The weather on 13 October affected the flight. On that morning, conditions over the Andes had not improved but changes were expected by the early afternoon; the pilot took off at 2:18 PM on Friday 13 October from Mendoza. He flew south from Mendoza towards Malargüe at flight level 180. Lagurara radioed the Malargüe airport with their position and told them they would reach 2,515 metres high Planchón Pass at 3:21 PM; the pass is the hand-off point for air traffic control from one side of the Andes to the other. At the pass, controllers in Mendoza transfer flight tracking to Pudahuel air traffic control in Santiago, Chile. Once across the mountains in Chile, south of Curicó, aircraft turn north and initiate descent into Pudahuel Airport in Santiago. Pilot Ferradas had flown across the Andes 29 times. On this flight he was training co-pilot Lagurara, pilot in command; as they flew through the Andes, clouds obscured the mountains. The aircraft FAU 571 had only 792 airframe hours; the aircraft was regarded by some pilots as underpowered, had been nicknamed by them as the "lead-sled."Given the cloud cover, the pilots were flying under instrument meteorological conditions at an altitude of 18,000 feet, could not visually confirm their location.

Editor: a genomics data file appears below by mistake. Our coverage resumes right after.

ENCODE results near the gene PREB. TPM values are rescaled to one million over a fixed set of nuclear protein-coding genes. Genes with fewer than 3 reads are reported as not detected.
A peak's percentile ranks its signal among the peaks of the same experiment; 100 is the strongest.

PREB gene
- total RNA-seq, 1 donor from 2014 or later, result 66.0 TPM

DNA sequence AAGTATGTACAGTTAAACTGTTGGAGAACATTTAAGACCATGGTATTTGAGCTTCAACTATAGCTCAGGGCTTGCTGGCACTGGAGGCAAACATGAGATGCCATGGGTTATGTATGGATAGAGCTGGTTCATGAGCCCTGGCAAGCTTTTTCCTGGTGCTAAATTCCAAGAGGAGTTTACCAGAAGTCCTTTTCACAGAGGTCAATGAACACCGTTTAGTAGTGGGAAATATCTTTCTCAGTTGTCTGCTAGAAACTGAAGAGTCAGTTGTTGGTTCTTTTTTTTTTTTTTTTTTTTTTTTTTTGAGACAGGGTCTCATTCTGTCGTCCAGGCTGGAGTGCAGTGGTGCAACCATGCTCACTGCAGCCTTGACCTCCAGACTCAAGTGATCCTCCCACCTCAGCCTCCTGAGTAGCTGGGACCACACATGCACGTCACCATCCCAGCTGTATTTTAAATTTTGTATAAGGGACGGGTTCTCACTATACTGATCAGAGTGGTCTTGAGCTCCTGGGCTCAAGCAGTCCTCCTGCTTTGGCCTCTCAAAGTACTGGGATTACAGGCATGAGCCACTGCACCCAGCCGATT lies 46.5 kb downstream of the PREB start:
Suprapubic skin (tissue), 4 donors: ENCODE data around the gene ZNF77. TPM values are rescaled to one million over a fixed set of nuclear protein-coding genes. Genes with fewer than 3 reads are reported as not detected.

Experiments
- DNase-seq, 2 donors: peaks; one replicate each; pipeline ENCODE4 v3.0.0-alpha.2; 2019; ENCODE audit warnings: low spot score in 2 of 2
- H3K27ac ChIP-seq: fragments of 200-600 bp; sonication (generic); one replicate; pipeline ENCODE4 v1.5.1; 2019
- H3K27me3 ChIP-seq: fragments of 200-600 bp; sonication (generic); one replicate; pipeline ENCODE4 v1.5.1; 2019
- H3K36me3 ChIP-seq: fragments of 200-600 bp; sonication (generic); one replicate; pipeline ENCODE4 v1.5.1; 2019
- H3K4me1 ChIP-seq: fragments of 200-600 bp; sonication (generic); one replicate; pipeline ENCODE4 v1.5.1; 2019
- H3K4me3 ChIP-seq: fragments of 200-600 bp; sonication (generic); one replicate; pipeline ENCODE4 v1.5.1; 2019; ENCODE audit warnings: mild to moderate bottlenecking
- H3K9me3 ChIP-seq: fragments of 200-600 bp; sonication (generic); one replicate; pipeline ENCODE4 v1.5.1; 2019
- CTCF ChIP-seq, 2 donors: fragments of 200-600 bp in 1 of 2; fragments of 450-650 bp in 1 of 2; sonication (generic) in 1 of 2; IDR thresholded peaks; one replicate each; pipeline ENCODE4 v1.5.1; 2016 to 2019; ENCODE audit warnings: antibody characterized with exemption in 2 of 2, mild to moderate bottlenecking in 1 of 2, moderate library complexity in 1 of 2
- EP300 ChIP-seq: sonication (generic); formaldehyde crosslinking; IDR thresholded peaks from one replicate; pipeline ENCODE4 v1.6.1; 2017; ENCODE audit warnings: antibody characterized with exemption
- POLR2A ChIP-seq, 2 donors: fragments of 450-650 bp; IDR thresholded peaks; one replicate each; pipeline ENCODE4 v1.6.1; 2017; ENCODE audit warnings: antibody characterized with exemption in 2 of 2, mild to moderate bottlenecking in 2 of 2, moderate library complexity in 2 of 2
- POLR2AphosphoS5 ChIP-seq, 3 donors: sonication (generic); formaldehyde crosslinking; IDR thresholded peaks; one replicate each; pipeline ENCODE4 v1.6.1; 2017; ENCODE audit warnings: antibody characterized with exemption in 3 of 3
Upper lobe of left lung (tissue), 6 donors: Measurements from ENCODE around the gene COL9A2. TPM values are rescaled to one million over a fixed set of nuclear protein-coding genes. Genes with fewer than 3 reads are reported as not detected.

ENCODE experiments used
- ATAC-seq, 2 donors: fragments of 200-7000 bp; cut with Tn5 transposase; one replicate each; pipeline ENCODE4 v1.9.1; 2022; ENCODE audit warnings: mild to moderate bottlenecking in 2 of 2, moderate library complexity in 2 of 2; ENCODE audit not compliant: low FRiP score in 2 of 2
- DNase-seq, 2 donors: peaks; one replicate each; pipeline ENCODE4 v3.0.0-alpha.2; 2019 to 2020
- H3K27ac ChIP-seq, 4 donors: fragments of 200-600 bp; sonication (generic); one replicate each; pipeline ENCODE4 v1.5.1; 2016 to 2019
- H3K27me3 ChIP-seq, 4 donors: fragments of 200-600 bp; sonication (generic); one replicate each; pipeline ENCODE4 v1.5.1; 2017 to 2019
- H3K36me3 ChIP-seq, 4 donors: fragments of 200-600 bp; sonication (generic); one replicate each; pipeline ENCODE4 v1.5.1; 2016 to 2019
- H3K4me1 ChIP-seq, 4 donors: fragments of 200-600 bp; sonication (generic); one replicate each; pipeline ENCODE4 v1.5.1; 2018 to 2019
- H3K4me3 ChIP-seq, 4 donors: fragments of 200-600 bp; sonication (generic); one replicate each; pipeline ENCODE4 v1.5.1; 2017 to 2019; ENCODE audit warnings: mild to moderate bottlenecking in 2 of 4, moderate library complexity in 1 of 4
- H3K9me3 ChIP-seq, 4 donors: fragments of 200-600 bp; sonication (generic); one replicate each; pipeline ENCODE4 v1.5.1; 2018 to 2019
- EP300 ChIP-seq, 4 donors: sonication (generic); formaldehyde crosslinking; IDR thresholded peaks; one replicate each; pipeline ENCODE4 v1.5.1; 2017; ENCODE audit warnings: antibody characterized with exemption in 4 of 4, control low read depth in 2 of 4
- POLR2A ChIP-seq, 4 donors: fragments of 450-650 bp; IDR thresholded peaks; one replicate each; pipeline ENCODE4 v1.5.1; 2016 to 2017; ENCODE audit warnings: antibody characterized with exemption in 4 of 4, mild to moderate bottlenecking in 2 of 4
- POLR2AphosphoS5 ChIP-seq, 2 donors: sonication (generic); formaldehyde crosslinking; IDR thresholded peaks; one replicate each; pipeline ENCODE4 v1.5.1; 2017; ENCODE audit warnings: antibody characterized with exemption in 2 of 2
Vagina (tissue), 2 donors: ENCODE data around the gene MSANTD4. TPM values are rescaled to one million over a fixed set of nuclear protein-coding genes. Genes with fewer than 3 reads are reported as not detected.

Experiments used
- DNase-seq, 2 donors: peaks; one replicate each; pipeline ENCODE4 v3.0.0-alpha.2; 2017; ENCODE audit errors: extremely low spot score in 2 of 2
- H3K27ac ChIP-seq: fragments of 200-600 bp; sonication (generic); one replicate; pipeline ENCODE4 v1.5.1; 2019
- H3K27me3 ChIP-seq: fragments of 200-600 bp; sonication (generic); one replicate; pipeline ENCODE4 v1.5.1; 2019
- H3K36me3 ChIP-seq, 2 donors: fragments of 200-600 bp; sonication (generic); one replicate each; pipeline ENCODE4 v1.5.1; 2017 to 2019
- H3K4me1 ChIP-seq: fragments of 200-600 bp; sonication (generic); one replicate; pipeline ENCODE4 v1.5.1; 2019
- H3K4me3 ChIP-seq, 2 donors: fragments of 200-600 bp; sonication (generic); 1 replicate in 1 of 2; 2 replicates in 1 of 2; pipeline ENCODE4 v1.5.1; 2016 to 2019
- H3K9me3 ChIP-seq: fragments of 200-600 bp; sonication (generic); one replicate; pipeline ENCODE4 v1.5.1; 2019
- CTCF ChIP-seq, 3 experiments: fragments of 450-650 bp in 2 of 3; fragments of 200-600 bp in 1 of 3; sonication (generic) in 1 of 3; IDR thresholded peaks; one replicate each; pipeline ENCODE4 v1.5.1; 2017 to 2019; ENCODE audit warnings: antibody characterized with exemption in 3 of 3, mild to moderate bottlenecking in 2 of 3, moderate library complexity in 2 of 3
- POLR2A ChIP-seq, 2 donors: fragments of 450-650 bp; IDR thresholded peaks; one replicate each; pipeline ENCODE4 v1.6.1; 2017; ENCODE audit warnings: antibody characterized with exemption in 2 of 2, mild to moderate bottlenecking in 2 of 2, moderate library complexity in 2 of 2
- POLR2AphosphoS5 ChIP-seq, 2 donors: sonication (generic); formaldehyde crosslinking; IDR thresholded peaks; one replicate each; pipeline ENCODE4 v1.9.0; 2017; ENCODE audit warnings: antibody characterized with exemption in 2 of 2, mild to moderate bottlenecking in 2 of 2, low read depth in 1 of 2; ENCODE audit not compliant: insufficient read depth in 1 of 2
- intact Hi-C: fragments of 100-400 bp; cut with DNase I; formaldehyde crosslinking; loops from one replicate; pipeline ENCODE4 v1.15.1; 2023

While some reports state the pilot incorrectly estimated his position using dea
Miracle in the Andes
Miracle in the Andes is a 2006 non-fiction account of a rugby team's survival on a glacier in the Andes for 72 days by survivor Nando Parrado and co-author Vince Rause. It was published by Crown. Nando Parrado co-wrote the 2006 book Miracle in the Andes: 72 Days on the Mountain and My Long Trek Home, with Vince Rause. In Miracle in the Andes, Nando Parrado returns to the events described in Piers Paul Read's 1974 book, Alive: The Story of the Andes Survivors; when what little food they had ran out after ten days, those still alive agreed that after their death the others should eat their bodies to survive. Piers Paul Read's version was published two years after the rescue and was based upon interviews with the survivors. Miracle of the Andes, however, is told from Nando Parrado's point of view 34 years later. Publisher's Weekly wrote that it is "more than a companion to the 1970s best-selling chronicle of the disaster, Alive: The Story of the Andes Survivors, this is a fresh, gripping page-turner that will satisfy adventure readers, a complex reflection on camaraderie and love."
The Library Journal found the book to be, "more introspective than Piers Paul Read's journalistic account, Alive: The Story of the Andes Survivors... Parrado presents both the jaw-dropping realities of the 16 survivors' story and the life-altering lessons he learned from the experience". Jon Krakauer, the author of Into Thin Air, said the book is "an astonishing account of an unimaginable ordeal". Alive: The Miracle of the Andes Alive: 20 Years Later Uruguayan Air Force Flight 571 Powell's review Book Excerpt